DICE’s Battlefield series rarely ventured into the future (at least until Battlefield 2042). Prior to this, only one game was based in the ‘far’ future, 2006’s Battlefield 2142, which was set amongst the backdrop of a third ice age that began in 2106 and a scarcity of resources that led the world to war.
This hundred-plus-year gap allowed the game to be more separated from the reality of today’s warfare, primarily in a technological sense. The game featured futuristic helicopters, hover tanks, walking assault mech’s, and laser shields.
My favourite was the game mode Titan, which was ‘capture the flag’ cross ‘defended the payload’.
Each team had its own Titan, a battleship that floated two-hundred-odd meters above the battlefield, while the capture points on the ground were missile silos. If you possessed a capture point, the missiles hit the enemy’s Titan, first depleting its shield then working away at the Titan’s overall health.
Players could request to be the Titans Commander and be responsible for moving the Titan around the map and rendering air support to troops on the ground. The Titan also operated at a spawn point, allowing players to travel to the ground in a drop pod or by jumping into a helicopter located in the hangar bay.
The first half of the gameplay was focused on holding as many missile silos as possible. Ensuring that the enemy Titans shield yielded first and then once the shield was down, the real fun began.
Once an enemy Titan’s shield was down, you could board the enemy Titan and attempt to destroy its Reactor to clinch the win.
Destroying the enemy’s Reactor was a complicated business. First, you had to get onto the flying ship via Helicopter or a drop pod that could be launched from a player-controlled vehicle on the ground. Alternatively, if a player had unlocked it, they could place a spawn beacon on the Titan, allowing you to be spawned in a drop pod. The catch here was that you spawned in-flight, leaving you to stick the landing yourself, meaning sometimes you missed the Titan.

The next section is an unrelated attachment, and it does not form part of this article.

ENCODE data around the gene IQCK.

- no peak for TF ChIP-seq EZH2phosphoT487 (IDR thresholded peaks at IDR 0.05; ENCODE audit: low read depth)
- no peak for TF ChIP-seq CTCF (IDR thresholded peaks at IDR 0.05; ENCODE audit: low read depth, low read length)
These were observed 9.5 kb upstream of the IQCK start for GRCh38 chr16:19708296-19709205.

Then once aboard, you had to defeat whoever was left defending the Titan. With 32 people per team, a defending team of 6–8 players could hold the tight internal corridors sufficiently well. One of my favourite things was to be the Support class who had a heavy machine gun, a laser wall to hide behind, and an ammo replenisher. I had moments where I held off entire teams.
There were four corridors, each with its own control panel; the invading team had to destroy all four corridors before accessing the main Reactor and finishing the job.
Once the Reactor was destroyed, players had thirty seconds to vacate the Titan before it exploded, taking the successful attackers with it.
The second half of this game mode was frantic, in the best way possible. Sometimes you never survived landing on the Titan. Sometimes, you walked onto the Titan alone without any resistance, the enemies’ forces occupied elsewhere.
Helicopters rained from the skies as pilots abandoned them mid-flight in an attempt to land on the Titan, and sometimes it was just you, sitting alone in the Reactor room waiting for the invading force to show up.
Needless to say, I would jump at the chance to play a modern version of this game mode. When the announcement of Battlefield 2042 was dropped, I held a glimmer of hope that some of the best bits of 2142 would be making a return given the similarities in the naming, but alas, 2042 is more of a near-future game.
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